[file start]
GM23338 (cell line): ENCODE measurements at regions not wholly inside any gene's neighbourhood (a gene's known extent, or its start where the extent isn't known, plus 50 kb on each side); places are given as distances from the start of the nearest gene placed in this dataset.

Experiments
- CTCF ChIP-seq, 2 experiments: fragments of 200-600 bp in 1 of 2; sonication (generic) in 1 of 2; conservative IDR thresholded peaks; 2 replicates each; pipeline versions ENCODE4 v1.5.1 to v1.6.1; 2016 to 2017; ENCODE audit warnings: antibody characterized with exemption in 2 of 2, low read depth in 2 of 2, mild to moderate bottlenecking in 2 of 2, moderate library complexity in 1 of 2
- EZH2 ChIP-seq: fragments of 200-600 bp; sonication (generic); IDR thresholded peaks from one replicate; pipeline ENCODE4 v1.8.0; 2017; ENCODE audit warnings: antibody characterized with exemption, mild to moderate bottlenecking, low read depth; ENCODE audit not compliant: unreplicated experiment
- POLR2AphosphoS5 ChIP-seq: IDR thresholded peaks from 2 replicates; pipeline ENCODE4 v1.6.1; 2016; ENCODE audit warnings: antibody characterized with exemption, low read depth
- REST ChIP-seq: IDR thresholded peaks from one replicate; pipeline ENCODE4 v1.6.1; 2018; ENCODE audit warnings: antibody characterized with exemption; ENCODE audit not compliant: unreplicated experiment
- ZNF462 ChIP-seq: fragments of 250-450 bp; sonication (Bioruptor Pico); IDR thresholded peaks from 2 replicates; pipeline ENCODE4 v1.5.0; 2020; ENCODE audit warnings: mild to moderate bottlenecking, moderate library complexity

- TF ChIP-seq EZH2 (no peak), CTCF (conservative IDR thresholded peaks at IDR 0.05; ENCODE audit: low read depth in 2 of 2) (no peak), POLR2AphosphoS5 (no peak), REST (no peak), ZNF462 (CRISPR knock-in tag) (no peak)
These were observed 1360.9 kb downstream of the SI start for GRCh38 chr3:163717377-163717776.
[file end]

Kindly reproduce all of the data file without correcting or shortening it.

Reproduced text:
GM23338 (cell line): ENCODE measurements at regions not wholly inside any gene's neighbourhood (a gene's known extent, or its start where the extent isn't known, plus 50 kb on each side); places are given as distances from the start of the nearest gene placed in this dataset.

Experiments
- CTCF ChIP-seq, 2 experiments: fragments of 200-600 bp in 1 of 2; sonication (generic) in 1 of 2; conservative IDR thresholded peaks; 2 replicates each; pipeline versions ENCODE4 v1.5.1 to v1.6.1; 2016 to 2017; ENCODE audit warnings: antibody characterized with exemption in 2 of 2, low read depth in 2 of 2, mild to moderate bottlenecking in 2 of 2, moderate library complexity in 1 of 2
- EZH2 ChIP-seq: fragments of 200-600 bp; sonication (generic); IDR thresholded peaks from one replicate; pipeline ENCODE4 v1.8.0; 2017; ENCODE audit warnings: antibody characterized with exemption, mild to moderate bottlenecking, low read depth; ENCODE audit not compliant: unreplicated experiment
- POLR2AphosphoS5 ChIP-seq: IDR thresholded peaks from 2 replicates; pipeline ENCODE4 v1.6.1; 2016; ENCODE audit warnings: antibody characterized with exemption, low read depth
- REST ChIP-seq: IDR thresholded peaks from one replicate; pipeline ENCODE4 v1.6.1; 2018; ENCODE audit warnings: antibody characterized with exemption; ENCODE audit not compliant: unreplicated experiment
- ZNF462 ChIP-seq: fragments of 250-450 bp; sonication (Bioruptor Pico); IDR thresholded peaks from 2 replicates; pipeline ENCODE4 v1.5.0; 2020; ENCODE audit warnings: mild to moderate bottlenecking, moderate library complexity

- TF ChIP-seq EZH2 (no peak), CTCF (conservative IDR thresholded peaks at IDR 0.05; ENCODE audit: low read depth in 2 of 2) (no peak), POLR2AphosphoS5 (no peak), REST (no peak), ZNF462 (CRISPR knock-in tag) (no peak)
These were observed 1360.9 kb downstream of the SI start for GRCh38 chr3:163717377-163717776.